The fallen berries under the rowan tree on Buck Hill have still not given out, and had again attracted a small crowd of various thrushes, who had probably had a hard time getting worms after the slight frost last night had hardened the ground. This female Blackbird is unusually light coloured, and when I first saw her I thought she was a Song Thrush.
There were a lot of Mistle Thrushes.
The small birds in the leaf yard were also very hungry after a cold night, and came rushing to be fed. A male Nuthatch sang in the sunshine for some time before the pair came down.
The Coal Tits were also there, but for a change here is a picture of a Blue Tit. They are so common that it is easy to forget how beautiful they are.
The male Tawny Owl was also enjoying the sunshine, and was in his usual place, happily unmolested by Magpies, every time I passed his tree.
At Peter Pan a Black-Headed Gull tried to knock another one off its post, a favourite game and one, I think, that reinforces their hierarchy. The gull on the post was a senior one, as you can see from the deep red colour of its legs, and refused to budge, so that the attacker had to sheer off.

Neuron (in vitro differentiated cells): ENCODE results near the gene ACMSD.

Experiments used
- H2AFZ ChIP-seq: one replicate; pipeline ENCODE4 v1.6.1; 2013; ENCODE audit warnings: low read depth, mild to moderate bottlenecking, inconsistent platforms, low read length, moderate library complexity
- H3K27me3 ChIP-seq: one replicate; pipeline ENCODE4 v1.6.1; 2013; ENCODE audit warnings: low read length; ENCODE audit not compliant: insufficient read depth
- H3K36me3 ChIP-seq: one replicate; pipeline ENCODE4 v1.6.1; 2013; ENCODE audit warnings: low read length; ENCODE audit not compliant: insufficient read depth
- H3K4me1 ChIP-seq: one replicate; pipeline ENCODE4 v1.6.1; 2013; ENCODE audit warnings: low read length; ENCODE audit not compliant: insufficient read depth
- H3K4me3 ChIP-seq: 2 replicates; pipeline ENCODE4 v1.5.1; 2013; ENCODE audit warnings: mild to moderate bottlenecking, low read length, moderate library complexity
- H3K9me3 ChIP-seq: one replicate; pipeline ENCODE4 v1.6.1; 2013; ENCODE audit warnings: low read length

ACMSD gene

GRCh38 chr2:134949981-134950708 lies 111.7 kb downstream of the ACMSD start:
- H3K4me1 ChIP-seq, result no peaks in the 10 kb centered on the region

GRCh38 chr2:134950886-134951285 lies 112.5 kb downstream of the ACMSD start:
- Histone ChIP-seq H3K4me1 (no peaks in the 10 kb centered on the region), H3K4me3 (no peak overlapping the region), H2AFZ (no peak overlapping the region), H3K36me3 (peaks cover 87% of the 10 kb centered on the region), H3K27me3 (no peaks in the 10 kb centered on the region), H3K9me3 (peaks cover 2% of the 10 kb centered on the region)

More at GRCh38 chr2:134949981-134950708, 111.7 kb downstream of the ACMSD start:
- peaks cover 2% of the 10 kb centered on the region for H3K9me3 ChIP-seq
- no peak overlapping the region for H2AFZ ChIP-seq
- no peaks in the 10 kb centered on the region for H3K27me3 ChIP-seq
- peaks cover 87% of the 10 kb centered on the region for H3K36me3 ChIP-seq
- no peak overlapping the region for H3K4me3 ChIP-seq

The two Egyptian Geese that arrived first in the park, and which have been spectacularly unsuccessful at breeding, have been all over the Vista for some days, displaying noisily and clearly planning another doomed brood. Here the pale-headed female is preening herself and the male is having a flap after washing.
I haven't seen this white-fronted Mallard before. He has peculiar white eyebrows on both sides of his head.
The colours on his body are muted and there is much less contrast between the upper and lower sides than on a normal Mallard drake. Usually when colour patterns get disturbed the result is a loss of detail.